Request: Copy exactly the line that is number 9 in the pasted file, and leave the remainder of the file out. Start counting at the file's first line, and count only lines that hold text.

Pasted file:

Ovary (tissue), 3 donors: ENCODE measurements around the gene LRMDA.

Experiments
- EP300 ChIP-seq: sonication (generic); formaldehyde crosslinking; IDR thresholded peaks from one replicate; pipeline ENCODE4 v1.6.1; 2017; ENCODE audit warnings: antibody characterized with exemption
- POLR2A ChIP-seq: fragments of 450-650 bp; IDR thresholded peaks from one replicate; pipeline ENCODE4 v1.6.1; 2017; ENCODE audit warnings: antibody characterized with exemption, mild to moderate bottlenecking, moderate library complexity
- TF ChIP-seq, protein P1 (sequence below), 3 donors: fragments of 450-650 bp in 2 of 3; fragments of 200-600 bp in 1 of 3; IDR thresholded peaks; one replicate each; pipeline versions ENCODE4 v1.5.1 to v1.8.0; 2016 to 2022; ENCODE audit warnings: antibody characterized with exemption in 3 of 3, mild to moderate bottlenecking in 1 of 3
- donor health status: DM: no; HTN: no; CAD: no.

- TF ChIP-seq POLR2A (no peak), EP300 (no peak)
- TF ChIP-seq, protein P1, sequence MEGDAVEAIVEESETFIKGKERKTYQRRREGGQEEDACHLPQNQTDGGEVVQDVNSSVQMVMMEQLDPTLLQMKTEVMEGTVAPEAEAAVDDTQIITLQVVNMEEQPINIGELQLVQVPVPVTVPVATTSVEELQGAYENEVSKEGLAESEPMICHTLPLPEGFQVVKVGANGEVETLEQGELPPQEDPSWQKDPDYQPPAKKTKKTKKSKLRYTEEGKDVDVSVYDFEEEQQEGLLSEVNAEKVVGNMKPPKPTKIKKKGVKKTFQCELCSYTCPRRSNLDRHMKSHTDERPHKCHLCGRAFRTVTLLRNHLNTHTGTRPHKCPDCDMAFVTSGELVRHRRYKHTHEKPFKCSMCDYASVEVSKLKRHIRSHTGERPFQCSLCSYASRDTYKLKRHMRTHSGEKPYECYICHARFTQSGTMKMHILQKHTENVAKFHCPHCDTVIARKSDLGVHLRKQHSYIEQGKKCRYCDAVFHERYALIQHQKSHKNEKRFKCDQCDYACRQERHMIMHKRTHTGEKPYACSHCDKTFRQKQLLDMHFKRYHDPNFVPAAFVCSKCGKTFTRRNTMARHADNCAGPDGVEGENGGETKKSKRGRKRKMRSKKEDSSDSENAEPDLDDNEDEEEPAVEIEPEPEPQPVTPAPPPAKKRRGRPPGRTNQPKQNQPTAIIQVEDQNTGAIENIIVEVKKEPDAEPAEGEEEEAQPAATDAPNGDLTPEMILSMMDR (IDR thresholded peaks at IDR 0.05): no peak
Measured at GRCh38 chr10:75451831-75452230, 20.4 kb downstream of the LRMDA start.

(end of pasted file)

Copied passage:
Measured at GRCh38 chr10:75451831-75452230, 20.4 kb downstream of the LRMDA start.